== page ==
When a company goes public, insiders are often restricted from selling their ownership stakes for a certain amount of time called a “lockup period.” But when the restriction is lifted, share prices sometimes take a hit. Here’s what you need to know.
Back in late 2019, investors in Uber’s (UBER) initial public offering (IPO) received an unwelcome splash of cold water when the stock crumbled 17% over just a few days as the company approached the lifting of its “lockup” period.
“The lockup expiration certainly played a role in the sell-off,” said Dennis Hobein, senior analyst at research firm Briefing.com.
Does this mean investors should stay away from upcoming IPOs like home-sharing service Airbnb (ABNB) and food-delivery company DoorDash (DASH) until the lockup ends? Not necessarily. Though it’s definitely something to keep in mind, the lockup isn’t an automatic reason not to invest, either. Here’s what to know about lockups, how they affect stocks, and possible ways to navigate them as an investor.
Many companies compensate their teams with large stock awards, but they don’t want employees to sell large amounts of stock as soon as the company starts trading, so they use “lockup” periods—which typically last 90 to 180 days and prevent employees and other insiders from selling their stock when the company goes public. The stock can be much more volatile depending on lockup restrictions, and those aren’t always set in stone, either.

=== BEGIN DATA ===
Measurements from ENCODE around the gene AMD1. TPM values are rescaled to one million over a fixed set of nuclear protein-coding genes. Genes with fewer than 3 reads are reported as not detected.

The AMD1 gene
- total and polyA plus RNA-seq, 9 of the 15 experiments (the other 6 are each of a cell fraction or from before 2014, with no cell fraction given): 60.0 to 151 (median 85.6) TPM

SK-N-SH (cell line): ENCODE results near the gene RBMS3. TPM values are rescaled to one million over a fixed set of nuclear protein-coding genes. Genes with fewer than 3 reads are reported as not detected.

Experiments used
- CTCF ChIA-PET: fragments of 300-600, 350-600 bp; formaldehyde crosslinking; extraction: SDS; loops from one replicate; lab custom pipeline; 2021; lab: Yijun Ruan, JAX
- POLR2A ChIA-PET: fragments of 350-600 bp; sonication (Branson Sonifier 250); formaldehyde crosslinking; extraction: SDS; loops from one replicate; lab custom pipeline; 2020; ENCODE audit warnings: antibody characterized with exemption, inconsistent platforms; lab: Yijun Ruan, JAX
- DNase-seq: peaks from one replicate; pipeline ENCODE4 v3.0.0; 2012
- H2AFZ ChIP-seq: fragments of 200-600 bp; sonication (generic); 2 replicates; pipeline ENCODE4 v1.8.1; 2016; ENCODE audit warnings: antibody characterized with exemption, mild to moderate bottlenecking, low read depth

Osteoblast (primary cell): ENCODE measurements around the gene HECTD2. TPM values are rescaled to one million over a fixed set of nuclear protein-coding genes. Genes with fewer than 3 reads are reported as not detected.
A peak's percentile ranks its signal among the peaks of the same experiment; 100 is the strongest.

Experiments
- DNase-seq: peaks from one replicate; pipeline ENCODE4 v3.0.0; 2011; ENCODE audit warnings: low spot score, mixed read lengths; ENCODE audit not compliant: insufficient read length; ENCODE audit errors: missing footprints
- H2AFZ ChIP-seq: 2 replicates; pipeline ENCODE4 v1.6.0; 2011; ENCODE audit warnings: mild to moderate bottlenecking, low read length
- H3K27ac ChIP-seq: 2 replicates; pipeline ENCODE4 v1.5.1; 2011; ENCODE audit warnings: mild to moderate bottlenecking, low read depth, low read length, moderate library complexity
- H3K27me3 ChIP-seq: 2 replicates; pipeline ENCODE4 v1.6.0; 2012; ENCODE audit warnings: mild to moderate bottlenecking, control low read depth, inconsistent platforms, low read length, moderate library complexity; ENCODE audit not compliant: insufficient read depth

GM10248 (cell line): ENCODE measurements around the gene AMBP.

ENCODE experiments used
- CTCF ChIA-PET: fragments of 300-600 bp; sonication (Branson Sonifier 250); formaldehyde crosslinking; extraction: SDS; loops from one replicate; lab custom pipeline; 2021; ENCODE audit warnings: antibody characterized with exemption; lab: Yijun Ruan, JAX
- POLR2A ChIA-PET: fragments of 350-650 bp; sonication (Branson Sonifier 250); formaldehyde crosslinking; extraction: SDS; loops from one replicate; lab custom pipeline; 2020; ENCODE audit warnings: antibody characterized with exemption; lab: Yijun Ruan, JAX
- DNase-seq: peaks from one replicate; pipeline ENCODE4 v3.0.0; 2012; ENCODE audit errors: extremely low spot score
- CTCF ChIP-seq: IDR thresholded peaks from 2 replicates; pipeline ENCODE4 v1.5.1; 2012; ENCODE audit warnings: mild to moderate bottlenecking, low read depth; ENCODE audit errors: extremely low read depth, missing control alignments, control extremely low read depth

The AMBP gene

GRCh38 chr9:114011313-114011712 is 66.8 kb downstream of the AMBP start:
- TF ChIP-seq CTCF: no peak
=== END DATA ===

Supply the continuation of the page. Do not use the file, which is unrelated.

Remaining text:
“Lockup periods are important for investors to monitor because the supply of stock available in the public market (known as the float) can increase significantly once insiders begin selling,” Hobein noted. “Unless an accompanying increase in demand meets this new supply, the stock price is likely to fall, at least in the near-term.”
Keep in mind, however, that a stock will typically react to the lockup period ahead of time. In other words, shares will often decline a few days or more prior to the expiration date as investors look to exit the stock before the new supply hits. That’s what might have happened with UBER (see figure 1 below).
Another 2019 example of a lockup-related drag was Beyond Meat (BYND), whose shares came under pressure after its IPO even though the company reported better-than-expected earnings and outlook. Some analysts said shares came under pressure because holders had started to worry about a possible burst of selling when the lockup ended. In this case and others, the mere fact that a lockup is out there, like a troll under a bridge, can be enough to spook investors.